In strong cases of autism, when the individual spends most of their time in their own world (as I did) they may not be aware that other people have their own individual thoughts.

I can think back to a time when I had a similar assumption. My own thoughts were the only thoughts that existed and nobody outside of my own world had any thoughts of their own. This leads one to conclude that everybody knows everything they know, and therefore it eliminates the need to communicate.

Much of my frustration in early childhood came from the people around me not immediately solving whatever problem I had. If I had a problem, I knew about it, and therefore everybody else knew about it, so why hasn’t somebody done something about it yet?

I haven’t gotten to personally know many people with autism, but I have noticed this theme. We tend to assume that people know what’s wrong, and that if nobody’s fixed the problem yet then it’s because nobody cares, it’s not due to a lack of us explaining that there’s a problem. Or we tend to come to people with half a story, because we assume they know the rest of it already.

It’s not exactly like the Borg. I didn’t believe that everyone in the world shared a single consciousness. I just didn’t think anybody produced their own thoughts apart from my own mind.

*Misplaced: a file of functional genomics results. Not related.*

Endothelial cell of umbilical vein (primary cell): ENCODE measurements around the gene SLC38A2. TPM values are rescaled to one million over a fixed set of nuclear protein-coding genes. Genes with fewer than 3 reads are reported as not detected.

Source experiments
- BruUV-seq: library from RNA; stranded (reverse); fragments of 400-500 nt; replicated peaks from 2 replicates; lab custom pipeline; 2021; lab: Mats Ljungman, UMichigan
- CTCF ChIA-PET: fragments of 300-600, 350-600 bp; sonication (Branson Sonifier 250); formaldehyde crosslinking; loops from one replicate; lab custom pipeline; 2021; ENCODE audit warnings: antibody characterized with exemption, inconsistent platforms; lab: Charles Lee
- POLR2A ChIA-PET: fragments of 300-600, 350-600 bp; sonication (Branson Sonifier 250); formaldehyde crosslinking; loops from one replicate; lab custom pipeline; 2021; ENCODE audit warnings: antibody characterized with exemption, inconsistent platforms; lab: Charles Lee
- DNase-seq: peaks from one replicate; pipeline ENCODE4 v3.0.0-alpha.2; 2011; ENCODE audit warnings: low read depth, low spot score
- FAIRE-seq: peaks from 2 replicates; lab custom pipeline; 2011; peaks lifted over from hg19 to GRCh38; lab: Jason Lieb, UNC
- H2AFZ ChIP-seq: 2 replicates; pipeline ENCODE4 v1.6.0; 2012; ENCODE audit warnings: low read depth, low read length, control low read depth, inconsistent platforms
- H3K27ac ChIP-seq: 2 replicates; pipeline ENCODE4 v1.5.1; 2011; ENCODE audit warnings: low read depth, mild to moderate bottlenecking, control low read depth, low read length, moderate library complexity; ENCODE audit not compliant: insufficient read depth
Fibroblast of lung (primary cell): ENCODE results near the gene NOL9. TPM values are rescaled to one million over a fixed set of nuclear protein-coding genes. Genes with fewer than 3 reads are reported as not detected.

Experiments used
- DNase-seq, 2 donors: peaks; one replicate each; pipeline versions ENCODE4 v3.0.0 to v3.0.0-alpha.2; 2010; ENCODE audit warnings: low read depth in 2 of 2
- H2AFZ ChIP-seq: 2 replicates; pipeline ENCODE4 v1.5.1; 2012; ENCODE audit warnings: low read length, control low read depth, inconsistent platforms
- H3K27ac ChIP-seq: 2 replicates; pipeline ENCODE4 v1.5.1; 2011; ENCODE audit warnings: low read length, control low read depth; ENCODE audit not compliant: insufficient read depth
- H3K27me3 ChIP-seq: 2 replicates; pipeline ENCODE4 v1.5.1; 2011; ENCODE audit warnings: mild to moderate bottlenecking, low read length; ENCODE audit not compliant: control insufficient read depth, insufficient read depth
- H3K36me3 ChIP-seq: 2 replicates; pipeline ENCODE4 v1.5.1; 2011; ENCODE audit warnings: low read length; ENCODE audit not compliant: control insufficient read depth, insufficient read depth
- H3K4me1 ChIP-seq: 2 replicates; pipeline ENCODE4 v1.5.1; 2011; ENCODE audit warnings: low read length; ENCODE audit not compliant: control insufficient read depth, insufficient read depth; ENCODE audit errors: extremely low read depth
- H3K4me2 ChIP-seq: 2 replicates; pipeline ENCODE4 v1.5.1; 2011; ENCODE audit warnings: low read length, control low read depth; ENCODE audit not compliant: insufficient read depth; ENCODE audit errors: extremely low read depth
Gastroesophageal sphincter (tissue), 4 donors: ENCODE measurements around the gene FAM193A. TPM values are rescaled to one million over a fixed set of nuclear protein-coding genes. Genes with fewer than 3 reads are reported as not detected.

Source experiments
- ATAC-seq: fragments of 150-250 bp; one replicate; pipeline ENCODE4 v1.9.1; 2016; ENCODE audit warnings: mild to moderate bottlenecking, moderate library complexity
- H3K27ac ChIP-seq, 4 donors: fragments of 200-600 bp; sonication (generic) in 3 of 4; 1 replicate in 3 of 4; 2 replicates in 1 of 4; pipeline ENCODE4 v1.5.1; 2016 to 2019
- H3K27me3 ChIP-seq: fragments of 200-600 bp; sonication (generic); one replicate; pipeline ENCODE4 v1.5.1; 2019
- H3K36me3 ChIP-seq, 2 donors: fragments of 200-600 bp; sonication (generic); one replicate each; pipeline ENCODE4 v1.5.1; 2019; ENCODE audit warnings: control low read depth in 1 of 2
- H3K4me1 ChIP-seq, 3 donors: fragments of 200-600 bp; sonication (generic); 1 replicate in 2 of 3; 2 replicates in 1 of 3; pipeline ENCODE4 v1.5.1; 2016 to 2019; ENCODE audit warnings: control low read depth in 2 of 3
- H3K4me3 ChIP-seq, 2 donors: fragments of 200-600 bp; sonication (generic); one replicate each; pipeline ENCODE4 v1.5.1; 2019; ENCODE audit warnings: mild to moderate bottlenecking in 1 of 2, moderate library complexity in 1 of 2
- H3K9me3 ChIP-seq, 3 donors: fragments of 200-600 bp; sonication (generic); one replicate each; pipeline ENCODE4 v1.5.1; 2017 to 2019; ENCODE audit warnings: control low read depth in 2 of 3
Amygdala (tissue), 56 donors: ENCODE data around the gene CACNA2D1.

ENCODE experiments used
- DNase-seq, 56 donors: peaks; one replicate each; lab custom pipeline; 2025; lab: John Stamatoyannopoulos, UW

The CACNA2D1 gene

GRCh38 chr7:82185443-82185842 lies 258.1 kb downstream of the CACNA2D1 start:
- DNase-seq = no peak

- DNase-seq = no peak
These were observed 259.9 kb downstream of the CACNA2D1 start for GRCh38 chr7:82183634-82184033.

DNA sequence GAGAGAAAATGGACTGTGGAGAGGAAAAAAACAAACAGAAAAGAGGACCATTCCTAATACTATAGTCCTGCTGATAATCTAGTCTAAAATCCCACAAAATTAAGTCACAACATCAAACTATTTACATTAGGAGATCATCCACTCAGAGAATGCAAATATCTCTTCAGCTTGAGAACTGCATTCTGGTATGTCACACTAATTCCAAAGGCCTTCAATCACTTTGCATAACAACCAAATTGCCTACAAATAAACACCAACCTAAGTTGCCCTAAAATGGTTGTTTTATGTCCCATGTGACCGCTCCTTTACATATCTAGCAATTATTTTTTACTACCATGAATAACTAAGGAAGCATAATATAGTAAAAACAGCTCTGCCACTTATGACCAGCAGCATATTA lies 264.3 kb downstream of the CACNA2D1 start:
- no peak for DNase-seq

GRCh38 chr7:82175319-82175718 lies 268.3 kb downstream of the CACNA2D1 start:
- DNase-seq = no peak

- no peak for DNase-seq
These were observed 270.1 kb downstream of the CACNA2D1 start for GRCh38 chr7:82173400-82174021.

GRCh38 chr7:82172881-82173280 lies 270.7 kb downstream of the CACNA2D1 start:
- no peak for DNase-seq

When I was a around six I remember wondering if my negative emotions had any affect on the people around me. But even that was progress. At least I was aware that people might have different feelings than me.

Lately I’ve been trying to communicate better when I’m having a problem, instead of waiting to see if people figure it out on their own (because my face is often neutral anyway and people can’t always tell there’s a problem just by observing me). I’m also trying not to come to people with just half a story.

My struggle right now is remembering what conversations I’ve had with who and whether or not a certain piece of information is a surprise or old news. I never had this problem in my teens because I didn’t know many people. Now I’m slowly getting to know a lot of people and it gets overwhelming at times. It’s awkward to do inside jokes when you can’t remember who’s inside. But whenever a joke of mine is answered with silence, I take solace in the knowledge that God gets it. 🙂

About benjaminfrog

Yo. I'm a 30-something Christian guy and published author with a love for gaming, fantasy and sci-fi. I blog about pop culture, living as a young Christian guy, and living with A.S.
This entry was posted in Autism and tagged , . Bookmark the permalink.

2 Responses to Single-Mindedness

  1. Although I have less opportunity to visit with you now Ben, I find I enjoy your blog posts even more!

Leave a Reply

Fill in your details below or click an icon to log in: Logo

You are commenting using your account. Log Out /  Change )

Twitter picture

You are commenting using your Twitter account. Log Out /  Change )

Facebook photo

You are commenting using your Facebook account. Log Out /  Change )

Connecting to %s